I found the Opening Statement at the Full Committee Hearing on ‘Too-Big-to-Fail’ Post- Dodd-Frank, made yesterday (June 26) by The Committee On Financial Services’ Chairman Hensarling, to be notable.
While I don’t necessarily agree with everything said in this Opening Statement – or with all aspects of the following excerpts – here are the excerpts I found most notable:
Today, though, there is a growing bipartisan consensus that the Dodd-Frank Act regrettably did not end the Too Big To Fail phenomenon or its consequent bailouts.
Ending taxpayer funded bailouts is one of the reasons why this committee has invested so much time on Sustainable Housing Reform. The GSEs, Fannie and Freddie, are the original Too Big to Fail poster children, yet were untouched and unreformed in Dodd-Frank. They have received the largest taxpayer bailout ever – nearly $200 billion. Along with the FHA, the government now controls more than 90% of our nation’s mortgage finance market with no end in sight.
Regrettably, Dodd-Frank not only fails to end Too Big to Fail and its attendant taxpayer bailouts – it actually codifies them into law. Title I, Section 113 allows the federal government to actually designate Too Big to Fail firms – also known as SIFIs. In turn, Title II, Section 210, notwithstanding its expost funding language, clearly creates a taxpayer funded bailout system that the CBO estimates will cost taxpayers over $20 billion.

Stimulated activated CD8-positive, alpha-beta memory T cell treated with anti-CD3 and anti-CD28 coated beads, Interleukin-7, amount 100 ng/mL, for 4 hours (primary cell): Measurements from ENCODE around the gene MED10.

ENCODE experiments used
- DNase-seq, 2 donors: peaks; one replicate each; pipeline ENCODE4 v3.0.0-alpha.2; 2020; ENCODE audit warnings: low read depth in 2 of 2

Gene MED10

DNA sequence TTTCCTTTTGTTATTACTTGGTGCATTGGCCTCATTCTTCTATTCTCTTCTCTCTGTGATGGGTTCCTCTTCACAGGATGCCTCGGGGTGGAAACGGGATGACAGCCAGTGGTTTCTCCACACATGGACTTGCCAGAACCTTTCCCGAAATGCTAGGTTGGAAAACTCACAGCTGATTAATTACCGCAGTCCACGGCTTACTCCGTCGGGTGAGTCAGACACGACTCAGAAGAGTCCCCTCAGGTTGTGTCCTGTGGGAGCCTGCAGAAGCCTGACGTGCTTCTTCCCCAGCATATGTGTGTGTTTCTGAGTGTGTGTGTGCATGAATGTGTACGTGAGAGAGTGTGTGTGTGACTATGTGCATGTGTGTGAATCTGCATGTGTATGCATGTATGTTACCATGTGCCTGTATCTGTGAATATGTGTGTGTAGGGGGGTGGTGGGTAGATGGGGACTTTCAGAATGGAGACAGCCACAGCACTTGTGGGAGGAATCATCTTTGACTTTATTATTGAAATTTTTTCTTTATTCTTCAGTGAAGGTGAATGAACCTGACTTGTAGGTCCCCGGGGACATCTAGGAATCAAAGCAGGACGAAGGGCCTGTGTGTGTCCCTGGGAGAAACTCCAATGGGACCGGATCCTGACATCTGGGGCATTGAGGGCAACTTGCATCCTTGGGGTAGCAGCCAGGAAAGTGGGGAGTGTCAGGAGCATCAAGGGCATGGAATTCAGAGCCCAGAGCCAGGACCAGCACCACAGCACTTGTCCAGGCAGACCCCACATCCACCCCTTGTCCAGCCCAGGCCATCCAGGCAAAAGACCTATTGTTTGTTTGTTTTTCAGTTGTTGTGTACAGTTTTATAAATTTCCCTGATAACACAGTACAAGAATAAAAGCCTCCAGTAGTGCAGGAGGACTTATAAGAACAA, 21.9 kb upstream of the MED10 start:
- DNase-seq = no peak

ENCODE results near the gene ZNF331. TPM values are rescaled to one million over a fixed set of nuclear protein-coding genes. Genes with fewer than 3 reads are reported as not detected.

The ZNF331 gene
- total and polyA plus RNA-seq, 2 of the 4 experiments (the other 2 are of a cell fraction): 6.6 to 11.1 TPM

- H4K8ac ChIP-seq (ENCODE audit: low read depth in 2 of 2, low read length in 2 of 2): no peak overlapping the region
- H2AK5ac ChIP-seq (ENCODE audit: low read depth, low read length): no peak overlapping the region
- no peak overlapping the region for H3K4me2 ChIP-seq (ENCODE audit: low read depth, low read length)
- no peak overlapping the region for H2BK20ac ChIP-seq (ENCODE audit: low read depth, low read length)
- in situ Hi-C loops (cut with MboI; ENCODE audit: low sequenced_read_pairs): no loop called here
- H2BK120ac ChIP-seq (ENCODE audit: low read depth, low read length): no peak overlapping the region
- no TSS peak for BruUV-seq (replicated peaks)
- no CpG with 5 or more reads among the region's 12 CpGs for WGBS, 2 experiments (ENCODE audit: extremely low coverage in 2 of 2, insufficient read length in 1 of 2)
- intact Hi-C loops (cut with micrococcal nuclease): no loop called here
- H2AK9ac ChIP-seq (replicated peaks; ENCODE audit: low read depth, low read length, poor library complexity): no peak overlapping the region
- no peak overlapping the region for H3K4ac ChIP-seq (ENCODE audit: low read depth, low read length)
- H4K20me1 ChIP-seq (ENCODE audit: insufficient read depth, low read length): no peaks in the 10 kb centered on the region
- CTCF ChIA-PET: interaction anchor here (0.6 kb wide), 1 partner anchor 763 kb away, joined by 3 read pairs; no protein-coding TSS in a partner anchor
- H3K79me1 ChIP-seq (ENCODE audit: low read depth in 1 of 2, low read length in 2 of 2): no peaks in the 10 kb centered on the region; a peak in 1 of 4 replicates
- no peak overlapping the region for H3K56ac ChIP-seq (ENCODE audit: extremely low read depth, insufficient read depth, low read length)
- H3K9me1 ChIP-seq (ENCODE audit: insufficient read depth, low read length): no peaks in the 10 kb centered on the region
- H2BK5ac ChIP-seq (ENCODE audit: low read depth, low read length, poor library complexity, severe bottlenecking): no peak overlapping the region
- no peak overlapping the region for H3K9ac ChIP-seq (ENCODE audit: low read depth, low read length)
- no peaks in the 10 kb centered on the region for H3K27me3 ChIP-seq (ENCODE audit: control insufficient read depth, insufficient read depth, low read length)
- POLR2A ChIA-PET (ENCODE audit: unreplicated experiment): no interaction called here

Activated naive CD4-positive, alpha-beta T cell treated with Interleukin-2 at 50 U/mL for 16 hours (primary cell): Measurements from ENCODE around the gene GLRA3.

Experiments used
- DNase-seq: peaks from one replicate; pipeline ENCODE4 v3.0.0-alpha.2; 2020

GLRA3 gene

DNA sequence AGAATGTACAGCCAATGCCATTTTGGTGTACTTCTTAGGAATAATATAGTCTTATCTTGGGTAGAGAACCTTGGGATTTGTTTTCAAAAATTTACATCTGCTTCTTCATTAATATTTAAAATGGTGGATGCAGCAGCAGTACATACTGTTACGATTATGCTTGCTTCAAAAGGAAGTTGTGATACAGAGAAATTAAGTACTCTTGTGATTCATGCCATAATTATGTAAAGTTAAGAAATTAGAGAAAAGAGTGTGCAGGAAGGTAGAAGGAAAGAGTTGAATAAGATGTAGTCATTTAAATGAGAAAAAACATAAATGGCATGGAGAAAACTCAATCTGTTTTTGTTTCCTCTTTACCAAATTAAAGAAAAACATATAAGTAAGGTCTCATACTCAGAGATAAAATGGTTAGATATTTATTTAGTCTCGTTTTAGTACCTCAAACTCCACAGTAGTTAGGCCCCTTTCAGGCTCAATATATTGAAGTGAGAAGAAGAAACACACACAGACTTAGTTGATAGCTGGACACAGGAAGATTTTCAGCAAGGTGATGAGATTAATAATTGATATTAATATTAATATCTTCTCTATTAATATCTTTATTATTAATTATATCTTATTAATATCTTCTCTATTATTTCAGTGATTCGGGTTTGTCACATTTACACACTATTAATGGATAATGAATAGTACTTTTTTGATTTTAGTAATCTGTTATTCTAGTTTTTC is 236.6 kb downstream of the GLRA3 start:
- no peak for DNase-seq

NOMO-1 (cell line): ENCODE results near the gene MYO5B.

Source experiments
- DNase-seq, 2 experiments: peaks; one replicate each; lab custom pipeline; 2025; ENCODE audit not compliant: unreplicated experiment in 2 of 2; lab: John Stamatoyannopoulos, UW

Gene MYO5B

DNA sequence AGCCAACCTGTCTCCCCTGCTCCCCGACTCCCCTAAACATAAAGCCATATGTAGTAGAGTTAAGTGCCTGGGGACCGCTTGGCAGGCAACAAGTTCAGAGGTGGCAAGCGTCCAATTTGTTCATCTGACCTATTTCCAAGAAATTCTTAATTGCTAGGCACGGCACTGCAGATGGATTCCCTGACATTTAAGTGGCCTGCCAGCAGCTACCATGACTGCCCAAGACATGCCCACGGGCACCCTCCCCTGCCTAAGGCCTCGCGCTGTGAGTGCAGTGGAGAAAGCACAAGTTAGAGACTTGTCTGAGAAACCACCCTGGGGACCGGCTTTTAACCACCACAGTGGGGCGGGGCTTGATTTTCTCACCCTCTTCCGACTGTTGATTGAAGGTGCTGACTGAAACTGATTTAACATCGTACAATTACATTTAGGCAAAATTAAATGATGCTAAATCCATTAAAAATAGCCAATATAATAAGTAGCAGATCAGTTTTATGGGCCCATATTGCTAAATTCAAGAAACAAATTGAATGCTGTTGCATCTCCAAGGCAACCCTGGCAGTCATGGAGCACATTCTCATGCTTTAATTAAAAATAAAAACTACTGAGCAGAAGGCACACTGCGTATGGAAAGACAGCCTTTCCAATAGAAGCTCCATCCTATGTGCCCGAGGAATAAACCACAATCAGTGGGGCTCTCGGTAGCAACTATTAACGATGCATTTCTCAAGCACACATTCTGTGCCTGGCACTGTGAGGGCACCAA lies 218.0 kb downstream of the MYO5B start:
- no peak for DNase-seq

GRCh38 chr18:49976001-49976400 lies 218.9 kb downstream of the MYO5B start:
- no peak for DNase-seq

Designating any firm Too Big to Fail is bad policy and worse economics. It causes the erosion of market discipline and risks further bailouts paid in full by hardworking Americans. It also becomes a self-fulfilling prophecy, helping make firms bigger and riskier than they otherwise would be. Since the passage of Dodd-Frank, the big financial institutions have gotten bigger, the small financial institutions have become fewer, the taxpayer has become poorer, and credit allocation has become more political.
I continue to believe that “Too Big To Fail” (TBTF) and “Moral Hazard” issues are of paramount importance. My analyses indicate that these issues lack both recognition and effective remedy, which is very unfortunate.
The Special Note summarizes my overall thoughts about our economic situation
SPX at 1613.93 as this post is written